Casting the curved wall

The curved wall itself is cast using a specially designed formwork system, which allows profiled inserts to be inserted which tweak its curvature.

This ensures the team could reuse the same 2 m-long formwork sections when casting all of the 8 m bay lengths for the wall.

In all, some 700 cu m of concrete has been poured to construct the sea wall, with access along a 5 m-wide temporary haul road installed along the beach.

Despite the massive storms over recent weeks, the route has remained in reasonable condition, with the main post-storm task being to clear the seaweed, rocks and pebbles thrown up by the huge waves from the rebar mesh before casting the remaining sections of wall.

The rock armour used in the construction of the haul road will be placed at the eastern end of the sea wall to help protect a section of the cliff.

“We have installed piezometers and inclinometers which give real-time information about the state of the slope above the seawall and the likelihood of it slipping”

Chris Hill, Dean & Dyball

But the sea wall is just part of the overall protection scheme. The team has been carrying out slope stability work by inserting soil nails (see box) to help prevent slippage across a number of block-slip planes as well as installing drainage systems.

Major piling work at the top of the cliff (see box) should also help prevent further downslope slips.

“We have installed lots of instrumentation – piezometers and inclinometers – which give us and the client real-time information about the state of the slope above the seawall and the likelihood of it slipping,” Mr Hill says. “We needed to understand the instability before we could do anything about it.”

A build-up of water seeping through the ground, resulting in a loss of friction between layers of deposits and causing ground slips, has been managed by the installation of huge 4 m-deep and 1 m-wide cut-off drains.

With an impermeable membrane on the down-slope side, these drains take the troublesome groundwater and feed it into a new drainage system designed to manage it more effectively.

These drains are the first line of defence against Lyme Regis becoming a victim of the very cliffs that give the town its fossil hunting fame.

Coupled with the rest of the work being carried out, they should help alleviate any fears of its imminent collapse.

CAN nails stabilise the slope

A major section of the work at Lyme Regis is the stabilisation of the land immediately above the sea wall and the east beach.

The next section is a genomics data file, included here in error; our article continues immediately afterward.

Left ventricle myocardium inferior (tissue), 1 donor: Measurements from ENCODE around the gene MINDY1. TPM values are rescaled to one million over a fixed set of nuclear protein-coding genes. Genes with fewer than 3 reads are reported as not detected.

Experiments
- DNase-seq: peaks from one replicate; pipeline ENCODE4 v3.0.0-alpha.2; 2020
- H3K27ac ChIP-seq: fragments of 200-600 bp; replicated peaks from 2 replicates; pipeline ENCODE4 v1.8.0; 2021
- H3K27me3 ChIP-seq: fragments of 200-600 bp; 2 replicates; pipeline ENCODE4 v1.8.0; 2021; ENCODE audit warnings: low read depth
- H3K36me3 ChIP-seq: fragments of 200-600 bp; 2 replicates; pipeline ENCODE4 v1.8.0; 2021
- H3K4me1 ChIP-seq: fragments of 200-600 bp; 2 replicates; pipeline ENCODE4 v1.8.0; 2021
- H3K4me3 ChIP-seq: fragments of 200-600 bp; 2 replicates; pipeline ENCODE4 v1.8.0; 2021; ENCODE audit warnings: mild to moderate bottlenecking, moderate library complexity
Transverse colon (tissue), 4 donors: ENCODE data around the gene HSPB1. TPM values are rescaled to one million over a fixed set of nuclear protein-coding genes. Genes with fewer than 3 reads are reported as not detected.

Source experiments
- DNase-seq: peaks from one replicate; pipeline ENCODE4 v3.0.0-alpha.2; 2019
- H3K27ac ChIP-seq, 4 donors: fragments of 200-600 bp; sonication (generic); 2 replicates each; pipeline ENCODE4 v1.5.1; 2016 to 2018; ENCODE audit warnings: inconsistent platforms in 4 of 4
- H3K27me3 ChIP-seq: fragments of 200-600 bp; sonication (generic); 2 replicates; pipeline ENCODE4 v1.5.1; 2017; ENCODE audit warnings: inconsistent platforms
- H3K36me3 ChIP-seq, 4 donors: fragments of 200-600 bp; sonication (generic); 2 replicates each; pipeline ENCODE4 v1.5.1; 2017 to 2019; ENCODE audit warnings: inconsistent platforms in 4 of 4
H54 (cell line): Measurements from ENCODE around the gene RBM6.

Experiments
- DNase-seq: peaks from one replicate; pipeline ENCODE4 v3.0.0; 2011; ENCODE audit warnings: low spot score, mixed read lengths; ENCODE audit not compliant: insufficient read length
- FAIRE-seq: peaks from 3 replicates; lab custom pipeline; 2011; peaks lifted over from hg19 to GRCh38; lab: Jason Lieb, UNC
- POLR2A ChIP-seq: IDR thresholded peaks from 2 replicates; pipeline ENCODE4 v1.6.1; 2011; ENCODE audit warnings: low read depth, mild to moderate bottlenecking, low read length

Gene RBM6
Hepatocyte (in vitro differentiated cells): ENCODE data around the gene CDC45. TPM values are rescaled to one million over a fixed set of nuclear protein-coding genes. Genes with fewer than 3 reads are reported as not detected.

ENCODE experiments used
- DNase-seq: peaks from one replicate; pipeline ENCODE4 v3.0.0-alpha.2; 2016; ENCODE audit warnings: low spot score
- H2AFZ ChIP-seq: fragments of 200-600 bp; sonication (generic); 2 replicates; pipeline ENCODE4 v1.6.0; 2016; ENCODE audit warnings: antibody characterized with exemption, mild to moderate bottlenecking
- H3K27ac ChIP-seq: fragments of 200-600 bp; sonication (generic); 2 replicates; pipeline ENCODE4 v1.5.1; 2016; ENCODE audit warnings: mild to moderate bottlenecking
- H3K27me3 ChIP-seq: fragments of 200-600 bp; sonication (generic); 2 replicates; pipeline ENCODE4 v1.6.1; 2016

Here, specialist access subcontractor CAN Geotechnical is installing 2,500 soil nails to between 9 m and 18 m depths to help retain that land and prevent further slips.

The nails are placed using roped access equipment and rig teams working down the slope, while a drill rig mounted on a long-reach excavator arm works from the base of the slope where access permits.

The nails are generally placed at 2 m centres horizontally and 1 m centre vertically, but this arrangement can alter where required. They were installed in 2 m sections.

Specially configured 300 mm-wide by 500 mm-deep diamond-shaped head plates are being used to retain the slope and the highly protected steel mesh that holds it in position.

“We found the diamond-shaped head was the best solution,” Mr Hill says. “If we had used square heads then they would be too close together.

“We went through a long engineering process and the diamond shape and size was by far the best.”

The slope will also benefit from a series of drains drilled at its base to help manage groundwater flow and a series of 8 to 12 m-long 300 mm-diameter dowel piles that have been installed by ground engineering specialist Van Elle to supplement the nailing at the crest of the slope in the central section of the sea wall.

 

Big kit moves in to stabilise sea cliffs

At the top of the cliff near the Charmouth Road car park that looks out over Lyme Bay, a team from Balfour Beatty Ground Engineering is mobilising to install a contiguous pile wall designed to retain the land from edging further down the coastal slope toward the east beach.

Fault and slip lines are already visible on these coastal slopes, but the huge buried wall being installed by BBGE should provide enough resistance to safeguard these slopes and their important flora and fauna.

In all, 86 bored piles with steel cage reinforcement and anchored back into the upslope with 40 m-long anchors will be installed.

The 900 mm-diameter piles will be placed using a 120-tonne rig at 2 m centres to depths of 27 m, while the anchor ties will be installed at 30 and 35 degrees from the horizontal into 5 m of the hardest layers of limestone.

Have your say

You must sign in to make a comment

Please remember that the submission of any material is governed by our Terms and Conditions and by submitting material you confirm your agreement to these Terms and Conditions. Links may be included in your comments but HTML is not permitted.